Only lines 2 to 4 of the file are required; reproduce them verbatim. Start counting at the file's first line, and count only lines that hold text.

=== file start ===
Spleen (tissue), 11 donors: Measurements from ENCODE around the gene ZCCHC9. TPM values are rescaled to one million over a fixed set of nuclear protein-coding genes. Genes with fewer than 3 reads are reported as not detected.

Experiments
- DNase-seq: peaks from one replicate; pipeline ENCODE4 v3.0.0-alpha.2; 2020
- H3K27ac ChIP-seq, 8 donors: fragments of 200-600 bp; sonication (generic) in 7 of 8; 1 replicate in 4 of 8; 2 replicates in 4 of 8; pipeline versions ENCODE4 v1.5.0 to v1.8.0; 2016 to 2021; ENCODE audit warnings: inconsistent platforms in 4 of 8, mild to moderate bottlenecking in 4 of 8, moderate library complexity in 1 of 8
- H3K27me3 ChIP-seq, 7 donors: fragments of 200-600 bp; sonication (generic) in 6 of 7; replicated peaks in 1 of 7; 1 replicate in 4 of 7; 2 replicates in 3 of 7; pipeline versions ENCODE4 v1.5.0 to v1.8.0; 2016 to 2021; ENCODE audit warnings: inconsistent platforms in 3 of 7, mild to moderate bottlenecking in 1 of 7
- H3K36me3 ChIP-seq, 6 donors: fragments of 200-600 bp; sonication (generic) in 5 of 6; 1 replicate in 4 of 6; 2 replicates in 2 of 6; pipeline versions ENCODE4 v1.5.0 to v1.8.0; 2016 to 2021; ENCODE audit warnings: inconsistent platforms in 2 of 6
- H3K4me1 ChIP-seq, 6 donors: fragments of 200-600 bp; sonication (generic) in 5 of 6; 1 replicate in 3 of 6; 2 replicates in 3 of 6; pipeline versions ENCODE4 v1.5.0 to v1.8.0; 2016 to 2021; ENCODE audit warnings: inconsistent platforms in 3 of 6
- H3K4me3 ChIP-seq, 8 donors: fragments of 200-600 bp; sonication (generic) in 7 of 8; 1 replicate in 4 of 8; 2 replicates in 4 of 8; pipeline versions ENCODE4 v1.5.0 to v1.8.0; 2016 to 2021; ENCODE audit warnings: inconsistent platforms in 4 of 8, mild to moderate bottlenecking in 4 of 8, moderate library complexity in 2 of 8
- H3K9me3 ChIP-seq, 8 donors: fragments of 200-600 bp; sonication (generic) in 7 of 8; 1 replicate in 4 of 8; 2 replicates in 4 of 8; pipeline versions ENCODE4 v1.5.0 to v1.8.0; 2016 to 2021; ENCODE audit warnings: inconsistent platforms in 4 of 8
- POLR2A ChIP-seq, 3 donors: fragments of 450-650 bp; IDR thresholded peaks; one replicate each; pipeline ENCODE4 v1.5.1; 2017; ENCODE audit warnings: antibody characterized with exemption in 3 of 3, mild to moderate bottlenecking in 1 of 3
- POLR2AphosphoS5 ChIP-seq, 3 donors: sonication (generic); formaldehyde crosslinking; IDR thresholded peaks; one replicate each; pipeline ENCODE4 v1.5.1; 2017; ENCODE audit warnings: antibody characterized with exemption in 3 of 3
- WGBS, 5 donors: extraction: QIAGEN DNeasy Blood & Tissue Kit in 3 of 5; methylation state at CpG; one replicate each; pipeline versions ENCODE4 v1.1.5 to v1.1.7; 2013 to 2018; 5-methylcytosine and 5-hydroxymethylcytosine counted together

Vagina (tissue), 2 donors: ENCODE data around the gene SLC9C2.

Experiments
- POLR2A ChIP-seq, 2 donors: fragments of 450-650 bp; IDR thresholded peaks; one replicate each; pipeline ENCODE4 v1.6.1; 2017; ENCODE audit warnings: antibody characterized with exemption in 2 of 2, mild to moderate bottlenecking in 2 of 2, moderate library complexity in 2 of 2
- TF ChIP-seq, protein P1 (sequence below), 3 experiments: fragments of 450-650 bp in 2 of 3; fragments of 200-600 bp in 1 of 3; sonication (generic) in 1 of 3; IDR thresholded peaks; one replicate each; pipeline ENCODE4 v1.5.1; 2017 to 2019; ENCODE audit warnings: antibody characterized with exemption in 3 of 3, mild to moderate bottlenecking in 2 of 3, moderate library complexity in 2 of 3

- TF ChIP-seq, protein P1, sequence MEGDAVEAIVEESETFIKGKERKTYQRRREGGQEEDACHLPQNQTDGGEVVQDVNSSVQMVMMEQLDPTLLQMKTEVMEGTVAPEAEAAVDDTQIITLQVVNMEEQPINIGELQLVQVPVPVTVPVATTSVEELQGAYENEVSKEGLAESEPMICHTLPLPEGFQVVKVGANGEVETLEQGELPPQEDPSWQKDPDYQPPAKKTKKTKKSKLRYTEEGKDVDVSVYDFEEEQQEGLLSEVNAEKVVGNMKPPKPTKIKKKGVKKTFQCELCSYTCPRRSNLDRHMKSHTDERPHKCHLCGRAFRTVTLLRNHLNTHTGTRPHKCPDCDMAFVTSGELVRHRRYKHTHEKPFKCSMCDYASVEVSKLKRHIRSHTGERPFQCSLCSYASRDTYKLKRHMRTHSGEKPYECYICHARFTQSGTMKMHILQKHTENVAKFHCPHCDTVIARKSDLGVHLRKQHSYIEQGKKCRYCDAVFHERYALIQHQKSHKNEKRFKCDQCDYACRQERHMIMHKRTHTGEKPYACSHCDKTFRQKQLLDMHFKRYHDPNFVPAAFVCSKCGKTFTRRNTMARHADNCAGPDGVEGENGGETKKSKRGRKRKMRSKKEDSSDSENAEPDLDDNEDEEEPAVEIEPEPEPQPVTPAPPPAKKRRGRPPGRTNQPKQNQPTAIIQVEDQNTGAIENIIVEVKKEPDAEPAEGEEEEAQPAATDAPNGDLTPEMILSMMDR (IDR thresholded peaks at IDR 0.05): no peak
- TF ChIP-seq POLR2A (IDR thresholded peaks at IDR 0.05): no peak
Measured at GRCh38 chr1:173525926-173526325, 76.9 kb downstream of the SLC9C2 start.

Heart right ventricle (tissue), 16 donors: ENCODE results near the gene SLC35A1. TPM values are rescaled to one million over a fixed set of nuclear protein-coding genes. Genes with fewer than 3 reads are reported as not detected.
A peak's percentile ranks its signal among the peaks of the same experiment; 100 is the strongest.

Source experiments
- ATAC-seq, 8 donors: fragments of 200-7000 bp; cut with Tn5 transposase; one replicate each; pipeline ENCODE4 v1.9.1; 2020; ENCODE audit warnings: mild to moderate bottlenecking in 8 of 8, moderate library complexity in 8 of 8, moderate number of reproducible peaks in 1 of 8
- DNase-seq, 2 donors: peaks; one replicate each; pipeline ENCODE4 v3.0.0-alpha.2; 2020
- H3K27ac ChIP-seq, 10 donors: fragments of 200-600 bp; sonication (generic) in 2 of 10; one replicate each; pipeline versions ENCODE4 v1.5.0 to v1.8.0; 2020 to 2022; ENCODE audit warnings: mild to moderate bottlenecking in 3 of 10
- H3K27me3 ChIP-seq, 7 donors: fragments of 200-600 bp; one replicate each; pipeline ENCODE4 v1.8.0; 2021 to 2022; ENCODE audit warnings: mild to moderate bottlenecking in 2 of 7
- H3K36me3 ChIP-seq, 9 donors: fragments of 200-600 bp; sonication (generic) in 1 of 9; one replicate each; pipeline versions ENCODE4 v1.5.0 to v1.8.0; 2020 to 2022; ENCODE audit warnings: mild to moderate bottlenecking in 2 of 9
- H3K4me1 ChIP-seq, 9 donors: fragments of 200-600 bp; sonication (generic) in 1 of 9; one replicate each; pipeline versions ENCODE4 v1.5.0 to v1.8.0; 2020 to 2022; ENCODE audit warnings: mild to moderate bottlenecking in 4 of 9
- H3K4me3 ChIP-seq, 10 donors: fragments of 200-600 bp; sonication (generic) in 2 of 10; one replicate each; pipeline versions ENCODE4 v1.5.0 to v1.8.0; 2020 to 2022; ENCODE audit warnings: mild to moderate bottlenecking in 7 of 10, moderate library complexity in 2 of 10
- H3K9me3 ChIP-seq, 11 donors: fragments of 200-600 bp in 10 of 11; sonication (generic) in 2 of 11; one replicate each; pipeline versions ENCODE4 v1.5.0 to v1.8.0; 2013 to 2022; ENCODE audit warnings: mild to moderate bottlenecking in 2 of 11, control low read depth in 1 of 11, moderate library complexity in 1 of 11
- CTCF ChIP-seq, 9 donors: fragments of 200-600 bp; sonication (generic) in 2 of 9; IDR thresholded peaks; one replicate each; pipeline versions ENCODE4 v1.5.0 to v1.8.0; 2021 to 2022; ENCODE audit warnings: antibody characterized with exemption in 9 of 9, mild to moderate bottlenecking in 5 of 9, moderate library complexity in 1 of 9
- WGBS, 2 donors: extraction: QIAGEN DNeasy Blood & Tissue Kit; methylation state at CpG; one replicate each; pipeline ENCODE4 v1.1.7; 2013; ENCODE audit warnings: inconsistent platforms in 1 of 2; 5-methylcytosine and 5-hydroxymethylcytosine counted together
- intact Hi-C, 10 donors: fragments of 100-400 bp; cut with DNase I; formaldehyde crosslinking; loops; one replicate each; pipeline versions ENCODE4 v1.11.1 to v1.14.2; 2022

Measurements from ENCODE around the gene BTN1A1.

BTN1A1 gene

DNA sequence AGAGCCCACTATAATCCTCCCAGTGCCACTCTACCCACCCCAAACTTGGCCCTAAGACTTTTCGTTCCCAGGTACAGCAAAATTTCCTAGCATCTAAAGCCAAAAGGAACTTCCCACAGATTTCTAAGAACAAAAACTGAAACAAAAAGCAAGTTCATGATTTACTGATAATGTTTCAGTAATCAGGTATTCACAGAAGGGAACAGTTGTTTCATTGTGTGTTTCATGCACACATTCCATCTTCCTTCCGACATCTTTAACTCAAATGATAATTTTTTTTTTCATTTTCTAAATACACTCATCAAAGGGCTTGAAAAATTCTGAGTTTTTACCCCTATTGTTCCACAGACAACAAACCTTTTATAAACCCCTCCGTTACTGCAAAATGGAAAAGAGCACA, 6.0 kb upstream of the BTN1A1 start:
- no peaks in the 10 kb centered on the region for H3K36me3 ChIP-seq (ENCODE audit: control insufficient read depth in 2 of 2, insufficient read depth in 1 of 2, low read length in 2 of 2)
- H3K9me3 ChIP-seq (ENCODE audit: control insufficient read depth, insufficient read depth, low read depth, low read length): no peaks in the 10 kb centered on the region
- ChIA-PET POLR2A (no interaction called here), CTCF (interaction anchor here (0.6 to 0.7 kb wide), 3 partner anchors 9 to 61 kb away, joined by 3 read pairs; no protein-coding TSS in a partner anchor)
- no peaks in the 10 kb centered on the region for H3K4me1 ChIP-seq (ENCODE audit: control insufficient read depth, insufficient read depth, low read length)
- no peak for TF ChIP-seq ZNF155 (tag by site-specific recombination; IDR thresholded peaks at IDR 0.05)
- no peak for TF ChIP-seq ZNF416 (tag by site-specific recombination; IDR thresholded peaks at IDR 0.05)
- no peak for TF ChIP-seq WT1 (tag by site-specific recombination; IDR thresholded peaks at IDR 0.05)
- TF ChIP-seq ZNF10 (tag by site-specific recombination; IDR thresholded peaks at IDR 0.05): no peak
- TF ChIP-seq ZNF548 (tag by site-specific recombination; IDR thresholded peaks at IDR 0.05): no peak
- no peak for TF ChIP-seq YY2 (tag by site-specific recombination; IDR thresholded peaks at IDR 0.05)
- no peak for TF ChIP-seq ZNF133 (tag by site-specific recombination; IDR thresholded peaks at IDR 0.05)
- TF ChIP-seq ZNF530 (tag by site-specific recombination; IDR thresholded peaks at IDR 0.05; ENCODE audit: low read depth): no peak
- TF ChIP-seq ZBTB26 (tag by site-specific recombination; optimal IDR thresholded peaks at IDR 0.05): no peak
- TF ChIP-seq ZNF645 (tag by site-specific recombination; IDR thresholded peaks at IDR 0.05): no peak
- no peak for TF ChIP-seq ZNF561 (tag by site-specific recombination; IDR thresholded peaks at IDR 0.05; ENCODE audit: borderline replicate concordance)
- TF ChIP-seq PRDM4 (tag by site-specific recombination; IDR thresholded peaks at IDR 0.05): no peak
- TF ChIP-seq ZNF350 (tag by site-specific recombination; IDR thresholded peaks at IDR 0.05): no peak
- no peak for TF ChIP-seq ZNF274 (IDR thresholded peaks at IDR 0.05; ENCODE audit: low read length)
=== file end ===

Experiments
- DNase-seq: peaks from one replicate; pipeline ENCODE4 v3.0.0-alpha.2; 2020
- H3K27ac ChIP-seq, 8 donors: fragments of 200-600 bp; sonication (generic) in 7 of 8; 1 replicate in 4 of 8; 2 replicates in 4 of 8; pipeline versions ENCODE4 v1.5.0 to v1.8.0; 2016 to 2021; ENCODE audit warnings: inconsistent platforms in 4 of 8, mild to moderate bottlenecking in 4 of 8, moderate library complexity in 1 of 8